Celler-Kefauver Act


DEFINITION of 'Celler-Kefauver Act'

One of several U.S. laws designed to prevent certain mergers and acquisitions which would lead to the creation of a monopoly or otherwise significantly reduce competition. The Celler-Kefauver Act was passed in 1950 to create additional restrictions in addition to the Clayton and Sherman Antitrust Acts.

BREAKING DOWN 'Celler-Kefauver Act'

Former antitrust legislation provided controls on certain mergers and acquisitions, but only in the case of buying outstanding stock. Antitrust rules could thus be largely circumvented by only buying the assets of the target corporation. The Celler-Kefauver Act prevents this work-around measure thus strengthening anti-trust rules in the United States.

  1. Sherman Antitrust Act

    Anti-monopoly U.S. legislation which attempted to increase economic ...
  2. J. D. Rockefeller

    One of the great entrepreneurs in American history, J.D. Rockefeller ...
  3. Imperfect Competition

    A type of market that does not operate under the rigid rules ...
  4. Clayton Antitrust Act

    An amendment passed by the U.S. Congress in 1914 that provides ...
  5. Antitrust

    The antitrust laws apply to virtually all industries and to every ...
  6. Elastic

    A situation in which the supply and demand for a good or service ...
Related Articles
  1. Economics

    The History Of Economic Thought

    Economics is a vital part of every day life. Discover the major players who shaped its development.
  2. Personal Finance

    A History Of U.S. Monopolies

    These monoliths helped develop the economy and infrastructure at the expense of competition.
  3. Personal Finance

    Antitrust Defined

    Check out the history and reasons behind antitrust laws, as well as the arguments over them.
  4. Personal Finance

    The 5 Most Feared Figures In Finance

    Gates, Soros, Icahn, Rockefeller and Morgan caused chills on Wall Street.
  5. Economics

    What is Deadweight Loss?

    Deadweight loss can be applied to any deficiency caused by an inefficient allocation of resources.
  6. Active Trading Fundamentals

    Why Rational Ignorance About Your Investments Might Really Be OK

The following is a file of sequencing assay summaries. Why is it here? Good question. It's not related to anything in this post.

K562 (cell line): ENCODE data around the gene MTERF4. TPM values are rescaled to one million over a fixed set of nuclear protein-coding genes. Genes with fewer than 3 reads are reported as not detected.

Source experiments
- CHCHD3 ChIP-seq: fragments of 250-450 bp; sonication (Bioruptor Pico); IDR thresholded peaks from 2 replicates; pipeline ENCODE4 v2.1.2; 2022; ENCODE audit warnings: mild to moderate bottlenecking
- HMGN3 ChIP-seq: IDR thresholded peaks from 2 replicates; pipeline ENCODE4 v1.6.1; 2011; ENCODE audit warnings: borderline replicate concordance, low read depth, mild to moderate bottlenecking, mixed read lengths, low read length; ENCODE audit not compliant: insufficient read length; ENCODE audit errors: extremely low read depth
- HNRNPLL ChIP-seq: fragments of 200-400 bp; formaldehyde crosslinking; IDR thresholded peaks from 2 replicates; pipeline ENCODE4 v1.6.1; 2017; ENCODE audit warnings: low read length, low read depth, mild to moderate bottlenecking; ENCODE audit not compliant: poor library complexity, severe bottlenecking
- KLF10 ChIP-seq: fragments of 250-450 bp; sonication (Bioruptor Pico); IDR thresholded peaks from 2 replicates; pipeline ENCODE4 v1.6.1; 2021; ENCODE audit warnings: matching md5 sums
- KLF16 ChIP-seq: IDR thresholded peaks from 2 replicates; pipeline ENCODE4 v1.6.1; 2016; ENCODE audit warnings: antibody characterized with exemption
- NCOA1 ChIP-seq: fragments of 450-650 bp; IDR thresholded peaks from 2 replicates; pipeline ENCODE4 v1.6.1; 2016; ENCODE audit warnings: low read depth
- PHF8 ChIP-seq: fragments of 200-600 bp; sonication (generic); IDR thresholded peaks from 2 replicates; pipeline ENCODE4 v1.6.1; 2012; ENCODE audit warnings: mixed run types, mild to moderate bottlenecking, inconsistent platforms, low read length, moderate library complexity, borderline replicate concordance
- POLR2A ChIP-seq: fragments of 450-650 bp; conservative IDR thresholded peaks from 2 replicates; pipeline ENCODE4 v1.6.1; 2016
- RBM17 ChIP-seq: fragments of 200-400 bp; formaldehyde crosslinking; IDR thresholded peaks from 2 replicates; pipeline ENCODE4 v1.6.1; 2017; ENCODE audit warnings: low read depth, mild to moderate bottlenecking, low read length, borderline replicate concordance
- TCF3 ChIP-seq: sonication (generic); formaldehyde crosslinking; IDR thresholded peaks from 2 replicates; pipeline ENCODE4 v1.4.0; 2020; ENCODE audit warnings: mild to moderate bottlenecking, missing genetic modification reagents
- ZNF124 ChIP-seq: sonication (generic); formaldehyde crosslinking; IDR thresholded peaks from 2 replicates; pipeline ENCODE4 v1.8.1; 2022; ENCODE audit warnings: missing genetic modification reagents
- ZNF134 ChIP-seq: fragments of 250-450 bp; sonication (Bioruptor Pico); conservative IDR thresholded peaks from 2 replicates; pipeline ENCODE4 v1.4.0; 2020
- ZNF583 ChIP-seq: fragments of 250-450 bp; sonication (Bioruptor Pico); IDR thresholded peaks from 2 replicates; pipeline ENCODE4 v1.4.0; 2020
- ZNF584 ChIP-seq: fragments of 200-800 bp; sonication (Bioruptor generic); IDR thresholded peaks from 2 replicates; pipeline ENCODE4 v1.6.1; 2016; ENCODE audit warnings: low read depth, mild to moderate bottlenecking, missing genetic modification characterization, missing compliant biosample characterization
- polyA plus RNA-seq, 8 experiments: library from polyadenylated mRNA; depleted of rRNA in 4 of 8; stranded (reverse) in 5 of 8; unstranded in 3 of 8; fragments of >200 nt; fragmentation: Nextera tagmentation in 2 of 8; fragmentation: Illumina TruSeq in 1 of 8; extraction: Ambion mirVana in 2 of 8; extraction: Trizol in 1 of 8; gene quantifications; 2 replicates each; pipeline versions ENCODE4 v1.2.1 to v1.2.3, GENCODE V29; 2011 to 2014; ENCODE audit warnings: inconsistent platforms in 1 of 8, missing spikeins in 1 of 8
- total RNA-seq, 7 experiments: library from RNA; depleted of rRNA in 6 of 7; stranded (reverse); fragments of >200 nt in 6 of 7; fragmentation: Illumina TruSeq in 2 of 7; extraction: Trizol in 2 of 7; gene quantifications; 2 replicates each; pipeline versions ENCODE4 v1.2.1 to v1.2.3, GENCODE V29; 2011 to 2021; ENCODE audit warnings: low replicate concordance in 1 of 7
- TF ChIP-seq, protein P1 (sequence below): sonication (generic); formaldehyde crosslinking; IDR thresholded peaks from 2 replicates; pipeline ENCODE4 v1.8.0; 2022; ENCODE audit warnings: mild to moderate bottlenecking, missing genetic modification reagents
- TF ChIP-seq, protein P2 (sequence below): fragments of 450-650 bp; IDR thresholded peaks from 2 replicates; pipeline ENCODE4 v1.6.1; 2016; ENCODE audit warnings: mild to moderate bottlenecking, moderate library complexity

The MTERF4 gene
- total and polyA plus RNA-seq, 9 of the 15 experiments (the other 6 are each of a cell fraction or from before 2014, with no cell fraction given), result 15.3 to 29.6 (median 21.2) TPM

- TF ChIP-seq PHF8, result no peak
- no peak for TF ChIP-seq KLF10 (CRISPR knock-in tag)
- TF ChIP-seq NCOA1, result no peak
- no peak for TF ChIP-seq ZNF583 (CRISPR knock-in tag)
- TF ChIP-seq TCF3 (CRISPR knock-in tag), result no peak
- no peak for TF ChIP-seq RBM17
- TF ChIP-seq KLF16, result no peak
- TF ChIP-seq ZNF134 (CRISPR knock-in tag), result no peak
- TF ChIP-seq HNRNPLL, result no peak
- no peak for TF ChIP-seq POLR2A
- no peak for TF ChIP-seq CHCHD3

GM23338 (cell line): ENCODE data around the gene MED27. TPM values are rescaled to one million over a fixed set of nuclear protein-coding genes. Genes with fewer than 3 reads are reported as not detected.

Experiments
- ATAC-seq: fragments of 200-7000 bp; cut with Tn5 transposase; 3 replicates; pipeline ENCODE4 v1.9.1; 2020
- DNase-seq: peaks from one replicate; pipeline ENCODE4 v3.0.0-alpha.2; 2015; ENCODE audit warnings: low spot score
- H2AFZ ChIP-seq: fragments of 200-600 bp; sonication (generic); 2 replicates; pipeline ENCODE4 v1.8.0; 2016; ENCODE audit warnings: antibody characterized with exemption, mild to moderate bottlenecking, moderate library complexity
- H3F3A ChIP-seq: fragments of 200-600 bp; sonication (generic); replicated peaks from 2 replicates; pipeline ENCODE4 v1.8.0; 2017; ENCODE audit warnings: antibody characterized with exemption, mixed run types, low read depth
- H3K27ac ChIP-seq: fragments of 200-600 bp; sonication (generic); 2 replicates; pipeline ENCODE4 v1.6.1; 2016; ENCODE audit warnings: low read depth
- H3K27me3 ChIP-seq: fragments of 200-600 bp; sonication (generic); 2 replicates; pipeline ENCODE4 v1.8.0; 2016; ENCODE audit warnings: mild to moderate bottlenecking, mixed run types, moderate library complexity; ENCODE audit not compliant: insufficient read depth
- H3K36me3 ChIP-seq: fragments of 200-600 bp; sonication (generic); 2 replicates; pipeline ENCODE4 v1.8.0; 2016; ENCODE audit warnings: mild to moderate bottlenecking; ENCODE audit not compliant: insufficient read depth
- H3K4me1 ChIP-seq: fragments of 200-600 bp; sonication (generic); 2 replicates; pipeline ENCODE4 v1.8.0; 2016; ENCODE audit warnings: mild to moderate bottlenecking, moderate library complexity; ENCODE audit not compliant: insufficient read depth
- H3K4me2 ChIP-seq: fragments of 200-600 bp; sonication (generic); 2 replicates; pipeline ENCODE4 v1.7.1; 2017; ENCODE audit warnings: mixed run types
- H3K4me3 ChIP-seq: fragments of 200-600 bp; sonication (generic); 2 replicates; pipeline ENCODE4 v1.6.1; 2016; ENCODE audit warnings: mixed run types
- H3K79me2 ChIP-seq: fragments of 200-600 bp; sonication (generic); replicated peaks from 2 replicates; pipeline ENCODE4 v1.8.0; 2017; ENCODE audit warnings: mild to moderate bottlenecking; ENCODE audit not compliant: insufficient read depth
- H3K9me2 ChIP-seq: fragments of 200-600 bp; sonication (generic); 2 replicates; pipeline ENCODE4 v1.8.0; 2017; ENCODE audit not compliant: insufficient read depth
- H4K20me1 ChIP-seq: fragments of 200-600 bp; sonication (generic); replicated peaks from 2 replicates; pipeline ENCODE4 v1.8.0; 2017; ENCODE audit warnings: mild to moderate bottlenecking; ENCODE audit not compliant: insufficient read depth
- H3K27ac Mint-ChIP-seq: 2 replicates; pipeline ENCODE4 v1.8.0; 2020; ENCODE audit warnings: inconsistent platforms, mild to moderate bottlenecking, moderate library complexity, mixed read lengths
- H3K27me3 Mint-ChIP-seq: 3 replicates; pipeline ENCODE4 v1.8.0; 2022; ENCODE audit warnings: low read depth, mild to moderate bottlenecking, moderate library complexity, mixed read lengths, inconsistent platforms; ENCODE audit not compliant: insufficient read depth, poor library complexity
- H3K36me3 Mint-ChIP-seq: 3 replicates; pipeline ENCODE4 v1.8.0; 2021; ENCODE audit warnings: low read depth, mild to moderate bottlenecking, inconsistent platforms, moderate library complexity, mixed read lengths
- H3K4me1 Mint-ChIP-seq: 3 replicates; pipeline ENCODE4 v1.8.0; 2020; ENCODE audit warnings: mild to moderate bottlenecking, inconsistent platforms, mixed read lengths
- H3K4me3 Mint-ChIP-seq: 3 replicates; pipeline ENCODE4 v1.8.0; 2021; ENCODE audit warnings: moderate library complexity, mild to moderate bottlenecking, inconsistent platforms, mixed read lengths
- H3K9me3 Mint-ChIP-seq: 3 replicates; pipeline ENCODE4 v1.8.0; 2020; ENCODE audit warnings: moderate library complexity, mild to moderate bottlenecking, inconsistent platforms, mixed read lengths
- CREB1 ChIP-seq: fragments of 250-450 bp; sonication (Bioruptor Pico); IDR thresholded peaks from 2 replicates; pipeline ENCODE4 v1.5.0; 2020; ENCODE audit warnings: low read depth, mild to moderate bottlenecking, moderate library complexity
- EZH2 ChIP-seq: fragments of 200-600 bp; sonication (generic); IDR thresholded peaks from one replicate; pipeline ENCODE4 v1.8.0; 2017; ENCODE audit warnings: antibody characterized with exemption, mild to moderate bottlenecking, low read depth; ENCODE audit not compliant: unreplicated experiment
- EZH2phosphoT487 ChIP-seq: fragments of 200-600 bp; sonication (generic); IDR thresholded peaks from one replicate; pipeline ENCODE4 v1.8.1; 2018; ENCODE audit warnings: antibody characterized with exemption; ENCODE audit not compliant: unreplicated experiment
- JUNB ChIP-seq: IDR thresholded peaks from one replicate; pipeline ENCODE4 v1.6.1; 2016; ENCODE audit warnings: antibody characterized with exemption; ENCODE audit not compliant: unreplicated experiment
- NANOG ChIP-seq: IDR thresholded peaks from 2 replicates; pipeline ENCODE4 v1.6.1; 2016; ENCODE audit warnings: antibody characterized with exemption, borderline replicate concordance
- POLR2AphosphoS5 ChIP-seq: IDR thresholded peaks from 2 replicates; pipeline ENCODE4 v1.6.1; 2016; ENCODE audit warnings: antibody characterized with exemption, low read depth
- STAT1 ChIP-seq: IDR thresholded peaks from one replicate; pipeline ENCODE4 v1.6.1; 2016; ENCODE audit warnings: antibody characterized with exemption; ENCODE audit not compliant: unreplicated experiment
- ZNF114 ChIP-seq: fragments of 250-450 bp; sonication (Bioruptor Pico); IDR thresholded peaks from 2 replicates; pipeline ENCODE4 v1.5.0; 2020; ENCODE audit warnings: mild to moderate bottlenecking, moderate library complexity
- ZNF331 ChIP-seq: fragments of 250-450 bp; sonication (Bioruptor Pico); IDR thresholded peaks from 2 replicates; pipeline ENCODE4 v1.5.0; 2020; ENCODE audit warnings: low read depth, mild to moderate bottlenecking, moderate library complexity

It's impossible to know everything about the markets. Find out how ignorance affects your investments.
  7. Stock Analysis

    Is There Any Upside Left for Walgreens?

    Walgreens is about to get much bigger, but does bigger equal better in this case?
  8. Professionals

    Tim Cook Leads Apple Into A Record-Breaking 2015

    Understand the differences between Tim Cook and Steve Jobs. Learn if the perceived differences makes Cook a good or bad leader and CEO.
  9. Economics

    How Globalization Affects Developed Countries

    Globalization is the process of expanding business operations on a worldwide level. It’s easier than ever for companies to compete on the global market.
  10. Economics

    Explaining the Coase Theorem

    The Coase theorem states when there are competitive markets and no transaction costs, bargaining will lead to a mutually beneficial outcome.
  1. How do you make working capital adjustments in transfer pricing?

    Transfer pricing refers to prices that a multinational company or group charges a second party operating in a different tax ... Read Full Answer >>
  2. What is the utility function and how is it calculated?

    In economics, utility function is an important concept that measures preferences over a set of goods and services. Utility ... Read Full Answer >>
  3. How long does it take to execute an M&A deal?

    Even the simplest merger and acquisition (M&A) deals are challenging. It takes a lot for two previously independent enterprises ... Read Full Answer >>
  4. What does marginal utility tell us about consumer choice?

    In microeconomics, utility represents a way to relate the amount of goods consumed to the amount of happiness or satisfaction ... Read Full Answer >>
  5. What is the difference between JIT (just in time) and CMI (customer managed inventory)?

    Just-in-time (JIT) inventory management focuses solely on the need to replenish inventory only when it is required, reducing ... Read Full Answer >>
  6. What are some examples of Apple and Google's best-selling product lines?

    There are many good examples of product lines in the technology sector from some of the largest companies in the world, such ... Read Full Answer >>

You May Also Like

Hot Definitions
  1. Quick Ratio

    The quick ratio is an indicator of a company’s short-term liquidity. The quick ratio measures a company’s ability to meet ...
  2. Black Tuesday

    October 29, 1929, when the DJIA fell 12% - one of the largest one-day drops in stock market history. More than 16 million ...
  3. Black Monday

    October 19, 1987, when the Dow Jones Industrial Average (DJIA) lost almost 22% in a single day. That event marked the beginning ...
  4. Monetary Policy

    Monetary policy is the actions of a central bank, currency board or other regulatory committee that determine the size and ...
  5. Indemnity

    Indemnity is compensation for damages or loss. Indemnity in the legal sense may also refer to an exemption from liability ...
  6. Discount Bond

    A bond that is issued for less than its par (or face) value, or a bond currently trading for less than its par value in the ...
Trading Center